Research ArticlePHYSICS

Nonvolatile infrared memory in MoS2/PbS van der Waals heterostructures

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Science Advances  20 Apr 2018:
Vol. 4, no. 4, eaap7916
DOI: 10.1126/sciadv.aap7916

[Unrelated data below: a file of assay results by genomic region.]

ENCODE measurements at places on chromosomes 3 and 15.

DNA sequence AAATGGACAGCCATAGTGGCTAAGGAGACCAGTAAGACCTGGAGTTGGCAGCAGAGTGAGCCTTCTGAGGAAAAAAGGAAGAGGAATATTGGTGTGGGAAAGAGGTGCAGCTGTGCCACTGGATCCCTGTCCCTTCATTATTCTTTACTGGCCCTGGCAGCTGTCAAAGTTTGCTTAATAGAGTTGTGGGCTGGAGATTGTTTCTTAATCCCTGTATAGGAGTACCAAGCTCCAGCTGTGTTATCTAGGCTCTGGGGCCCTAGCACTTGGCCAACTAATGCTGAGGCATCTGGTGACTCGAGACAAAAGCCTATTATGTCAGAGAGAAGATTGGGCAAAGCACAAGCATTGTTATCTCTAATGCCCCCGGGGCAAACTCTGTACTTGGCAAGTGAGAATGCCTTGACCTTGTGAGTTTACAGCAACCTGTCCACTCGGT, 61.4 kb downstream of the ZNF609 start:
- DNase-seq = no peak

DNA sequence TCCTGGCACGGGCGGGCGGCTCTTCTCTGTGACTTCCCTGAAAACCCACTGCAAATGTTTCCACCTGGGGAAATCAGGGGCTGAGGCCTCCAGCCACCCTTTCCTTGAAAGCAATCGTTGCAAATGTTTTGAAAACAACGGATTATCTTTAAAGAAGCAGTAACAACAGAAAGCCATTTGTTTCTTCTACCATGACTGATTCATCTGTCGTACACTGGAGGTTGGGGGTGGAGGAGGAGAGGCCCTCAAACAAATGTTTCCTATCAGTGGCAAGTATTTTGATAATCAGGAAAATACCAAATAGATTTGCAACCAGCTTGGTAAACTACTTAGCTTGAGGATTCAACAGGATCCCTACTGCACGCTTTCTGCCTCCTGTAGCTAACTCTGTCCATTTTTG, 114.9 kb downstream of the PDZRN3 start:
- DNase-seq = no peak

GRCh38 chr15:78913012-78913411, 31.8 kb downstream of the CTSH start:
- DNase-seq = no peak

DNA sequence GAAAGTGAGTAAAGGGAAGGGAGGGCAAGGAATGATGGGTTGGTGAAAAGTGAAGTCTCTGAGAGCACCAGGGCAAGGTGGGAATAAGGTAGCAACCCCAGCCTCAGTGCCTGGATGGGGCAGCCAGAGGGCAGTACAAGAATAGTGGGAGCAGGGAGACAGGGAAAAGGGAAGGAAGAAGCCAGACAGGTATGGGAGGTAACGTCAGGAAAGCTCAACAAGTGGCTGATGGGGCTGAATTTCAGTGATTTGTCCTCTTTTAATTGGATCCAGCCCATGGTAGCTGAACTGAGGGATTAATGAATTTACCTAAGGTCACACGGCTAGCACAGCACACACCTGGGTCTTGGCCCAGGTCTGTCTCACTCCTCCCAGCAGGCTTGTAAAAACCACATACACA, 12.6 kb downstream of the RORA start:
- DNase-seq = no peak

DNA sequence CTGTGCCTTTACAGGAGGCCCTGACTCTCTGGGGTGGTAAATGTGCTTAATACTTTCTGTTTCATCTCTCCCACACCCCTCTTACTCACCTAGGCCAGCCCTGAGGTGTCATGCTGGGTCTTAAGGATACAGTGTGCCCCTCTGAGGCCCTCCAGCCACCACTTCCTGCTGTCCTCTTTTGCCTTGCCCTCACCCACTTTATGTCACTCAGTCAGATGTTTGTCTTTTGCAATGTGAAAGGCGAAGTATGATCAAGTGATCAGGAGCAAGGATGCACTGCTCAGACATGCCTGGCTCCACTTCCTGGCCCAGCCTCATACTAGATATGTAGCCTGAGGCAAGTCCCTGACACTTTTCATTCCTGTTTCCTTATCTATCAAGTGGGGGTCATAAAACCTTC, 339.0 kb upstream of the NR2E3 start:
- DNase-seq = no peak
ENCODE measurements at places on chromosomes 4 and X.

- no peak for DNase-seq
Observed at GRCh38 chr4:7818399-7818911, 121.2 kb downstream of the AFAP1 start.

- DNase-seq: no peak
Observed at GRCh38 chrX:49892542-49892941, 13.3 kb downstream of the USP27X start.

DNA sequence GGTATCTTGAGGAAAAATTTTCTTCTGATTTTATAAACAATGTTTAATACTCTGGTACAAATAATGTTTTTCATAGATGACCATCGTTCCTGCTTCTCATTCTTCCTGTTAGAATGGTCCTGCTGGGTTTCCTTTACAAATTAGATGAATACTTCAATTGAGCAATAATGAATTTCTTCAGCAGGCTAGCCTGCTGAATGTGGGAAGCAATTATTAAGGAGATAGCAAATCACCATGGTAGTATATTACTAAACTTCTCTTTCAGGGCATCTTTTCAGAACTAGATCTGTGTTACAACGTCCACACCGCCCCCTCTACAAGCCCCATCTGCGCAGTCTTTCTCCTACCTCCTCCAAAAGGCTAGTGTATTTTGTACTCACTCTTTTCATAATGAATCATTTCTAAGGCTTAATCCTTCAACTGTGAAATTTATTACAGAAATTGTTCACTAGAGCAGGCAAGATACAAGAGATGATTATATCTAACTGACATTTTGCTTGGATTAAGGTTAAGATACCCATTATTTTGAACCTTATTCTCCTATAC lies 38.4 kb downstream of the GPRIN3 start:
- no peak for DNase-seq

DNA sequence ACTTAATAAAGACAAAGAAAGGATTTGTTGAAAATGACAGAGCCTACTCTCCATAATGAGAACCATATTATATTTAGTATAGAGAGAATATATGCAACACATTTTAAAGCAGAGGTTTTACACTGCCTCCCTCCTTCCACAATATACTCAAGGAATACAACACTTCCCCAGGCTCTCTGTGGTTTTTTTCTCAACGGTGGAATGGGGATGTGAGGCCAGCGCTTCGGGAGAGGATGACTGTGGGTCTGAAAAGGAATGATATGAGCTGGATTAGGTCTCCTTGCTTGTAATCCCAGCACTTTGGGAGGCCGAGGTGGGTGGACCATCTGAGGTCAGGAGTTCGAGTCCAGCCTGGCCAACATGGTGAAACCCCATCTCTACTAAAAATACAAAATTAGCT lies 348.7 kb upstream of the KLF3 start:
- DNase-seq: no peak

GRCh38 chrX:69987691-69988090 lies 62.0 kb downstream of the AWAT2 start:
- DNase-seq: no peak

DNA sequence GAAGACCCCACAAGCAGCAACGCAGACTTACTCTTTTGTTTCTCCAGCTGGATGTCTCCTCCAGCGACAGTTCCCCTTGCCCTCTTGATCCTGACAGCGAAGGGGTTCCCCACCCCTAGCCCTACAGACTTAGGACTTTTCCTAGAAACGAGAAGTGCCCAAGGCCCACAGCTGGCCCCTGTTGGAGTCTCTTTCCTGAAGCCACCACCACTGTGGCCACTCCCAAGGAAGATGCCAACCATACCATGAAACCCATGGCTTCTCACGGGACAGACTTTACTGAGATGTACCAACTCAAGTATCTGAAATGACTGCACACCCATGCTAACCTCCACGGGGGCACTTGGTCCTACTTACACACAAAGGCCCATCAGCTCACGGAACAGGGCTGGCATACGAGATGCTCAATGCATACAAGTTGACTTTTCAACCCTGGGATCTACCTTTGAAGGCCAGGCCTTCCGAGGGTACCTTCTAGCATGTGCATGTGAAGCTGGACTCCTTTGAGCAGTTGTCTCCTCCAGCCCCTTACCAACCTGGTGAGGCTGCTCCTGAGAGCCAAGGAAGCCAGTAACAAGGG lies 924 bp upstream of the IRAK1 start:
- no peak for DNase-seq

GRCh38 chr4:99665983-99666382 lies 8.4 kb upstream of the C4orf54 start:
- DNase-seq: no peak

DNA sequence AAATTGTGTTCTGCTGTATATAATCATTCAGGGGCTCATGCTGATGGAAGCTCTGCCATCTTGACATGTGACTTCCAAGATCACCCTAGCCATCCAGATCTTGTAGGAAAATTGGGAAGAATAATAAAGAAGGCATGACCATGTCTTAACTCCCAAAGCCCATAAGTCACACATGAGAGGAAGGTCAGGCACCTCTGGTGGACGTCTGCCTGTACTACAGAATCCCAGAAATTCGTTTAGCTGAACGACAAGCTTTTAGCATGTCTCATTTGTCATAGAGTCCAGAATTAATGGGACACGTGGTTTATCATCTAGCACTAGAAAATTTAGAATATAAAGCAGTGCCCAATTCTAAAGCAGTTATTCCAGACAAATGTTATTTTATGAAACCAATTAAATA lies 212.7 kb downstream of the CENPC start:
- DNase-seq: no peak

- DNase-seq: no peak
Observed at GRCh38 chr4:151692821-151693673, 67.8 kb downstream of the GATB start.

Optoelectronic devices for information storage and processing are at the heart of optical communication technology due to their significant applications in optical recording and computing. The infrared radiations of 850, 1310, and 1550 nm with low energy dissipation in optical fibers are typical optical communication wavebands. However, optoelectronic devices that could convert and store the infrared data into electrical signals, thereby enabling optical data communications, have not yet been realized. We report an infrared memory device using MoS2/PbS van der Waals heterostructures, in which the infrared pulse intrigues a persistent resistance state that hardly relaxes within our experimental time scales (more than 104 s). The device fully retrieves the memory state even after powering off for 3 hours, indicating its potential for nonvolatile storage devices. Furthermore, the device presents a reconfigurable switch of 2000 stable cycles. Supported by a theoretical model with quantitative analysis, we propose that the optical memory and the electrical erasing phenomenon, respectively, originate from the localization of infrared-induced holes in PbS and gate voltage pulse-enhanced tunneling of electrons from MoS2 to PbS. The demonstrated MoS2 heterostructure–based memory devices open up an exciting field for optoelectronic infrared memory and programmable logic devices.

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